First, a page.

Earlier this week the case of Stuart Kerner hit the headlines when he received a Suspended Sentence for two counts of sexual activity with a pupil. There was an outcry over the Judge’s comments when sentence Mr Kerner, followed by calls for the sentence to be subject to an Attorney-General’s Reference, which was always bound to fail.
Two days later on 16th January 2015 Amardip Bhopari came to Birmingham Crown Court to plead guilty and be sentenced to a rather similar case. She got two years – why the difference in sentences?
Again, we’re going off the news reports. Ms Bhopari “groomed the vulnerable 16-year-old pupil during classes at the Birmingham school where she worked.” Additionally, “she performed a sex act on the pupil in an art room after sending an x-rated text message. The pair later had sex in her car and home and on an industrial estate near the school, which cannot be identified. Bhopari, from Streetly, West Mids, showered gifts on the teen”.
It seems (although it is not completely clear) that the three counts were them having sex twice and an unspecified sex act committed by Ms Bhopari. The news reports imply that the victim was aged over 16 and this was therefore the same offence as Mr Kerner – s16 Sexual Offences Act 2003.
The starting point (as always) is the Sentencing Guidelines (page 67). It is clearly Harm Category 1. In terms of Culpability, it is probably Culpability A because of the grooming, the additional vulnerability of the victim and the use of alcohol.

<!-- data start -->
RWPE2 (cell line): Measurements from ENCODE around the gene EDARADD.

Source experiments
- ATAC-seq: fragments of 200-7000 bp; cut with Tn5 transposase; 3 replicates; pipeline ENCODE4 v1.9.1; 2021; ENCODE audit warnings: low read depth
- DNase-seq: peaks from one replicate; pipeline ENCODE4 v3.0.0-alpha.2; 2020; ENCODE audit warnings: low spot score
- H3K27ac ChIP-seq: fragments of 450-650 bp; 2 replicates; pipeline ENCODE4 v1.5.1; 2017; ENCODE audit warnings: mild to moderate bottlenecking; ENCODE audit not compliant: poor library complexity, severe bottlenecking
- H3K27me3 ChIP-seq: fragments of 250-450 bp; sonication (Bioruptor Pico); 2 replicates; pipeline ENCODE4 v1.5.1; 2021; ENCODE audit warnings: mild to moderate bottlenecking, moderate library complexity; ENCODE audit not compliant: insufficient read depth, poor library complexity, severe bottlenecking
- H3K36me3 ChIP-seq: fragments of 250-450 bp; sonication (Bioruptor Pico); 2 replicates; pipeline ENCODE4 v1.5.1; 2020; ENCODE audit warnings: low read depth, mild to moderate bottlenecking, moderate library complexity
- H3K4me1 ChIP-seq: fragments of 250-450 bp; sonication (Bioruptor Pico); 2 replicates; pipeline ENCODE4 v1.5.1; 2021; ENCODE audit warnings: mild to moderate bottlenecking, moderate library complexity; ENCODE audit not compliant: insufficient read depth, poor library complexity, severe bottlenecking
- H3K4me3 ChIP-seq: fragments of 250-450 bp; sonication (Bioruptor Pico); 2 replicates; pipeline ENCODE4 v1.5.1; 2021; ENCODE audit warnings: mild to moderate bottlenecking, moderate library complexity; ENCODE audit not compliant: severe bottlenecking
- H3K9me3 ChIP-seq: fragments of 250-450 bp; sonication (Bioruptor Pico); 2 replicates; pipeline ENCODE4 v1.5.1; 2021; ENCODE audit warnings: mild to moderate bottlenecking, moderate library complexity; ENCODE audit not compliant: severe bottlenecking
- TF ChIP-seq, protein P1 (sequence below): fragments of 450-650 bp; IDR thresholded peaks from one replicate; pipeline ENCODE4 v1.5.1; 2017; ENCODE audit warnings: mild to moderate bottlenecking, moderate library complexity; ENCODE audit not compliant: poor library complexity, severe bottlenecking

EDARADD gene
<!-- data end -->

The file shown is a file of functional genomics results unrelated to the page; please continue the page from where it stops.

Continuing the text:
In addition, there was a guilty plea at the earliest opportunity, so the full one third discount would have been available. This means that the starting point the Judge took was 3 years.
This is double the starting point and, more significantly, a year higher than the top of the range. The aggravating features that can be seen in the newspaper report make it a serious offence, but much of these are taken into account in putting it in to the highest category, so this should not increase the sentence much further.
So, why is the sentence so long? The short answer is that we don’t know. Even taking this at the top of the highest category, it does not seem that there is anything in this case to take it outside the range. We would have expected a starting point of about 21 months, reduced to 14 after the plea of guilty. In other words, this sentence is nearly 2 years too long. It may be of course that there are circumstances that we are not aware of that makes this more serious, but on the face of it, we would expect an appeal.
Why the difference with Stuart Kerner?
Well, all cases are different. But we would suggest that these appear to be relatively similar. It may be that Ms Bhopari’s offence was more serious, but then she did plead guilty.
It seems to us that the sentence for Mr Kerner was about right in length (although he was fortunate to have it suspended) and that Ms Bhopari’s sentence was not just long, but too long and should be reduced by the Court of Appeal (usual caveats applying of us not knowing the full facts).